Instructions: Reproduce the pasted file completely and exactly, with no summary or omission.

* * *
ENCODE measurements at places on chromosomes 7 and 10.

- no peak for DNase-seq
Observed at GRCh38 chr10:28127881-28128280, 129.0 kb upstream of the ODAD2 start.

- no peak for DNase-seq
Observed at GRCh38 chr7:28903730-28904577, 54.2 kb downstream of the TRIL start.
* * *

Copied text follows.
ENCODE measurements at places on chromosomes 7 and 10.

- no peak for DNase-seq
Observed at GRCh38 chr10:28127881-28128280, 129.0 kb upstream of the ODAD2 start.

- no peak for DNase-seq
Observed at GRCh38 chr7:28903730-28904577, 54.2 kb downstream of the TRIL start.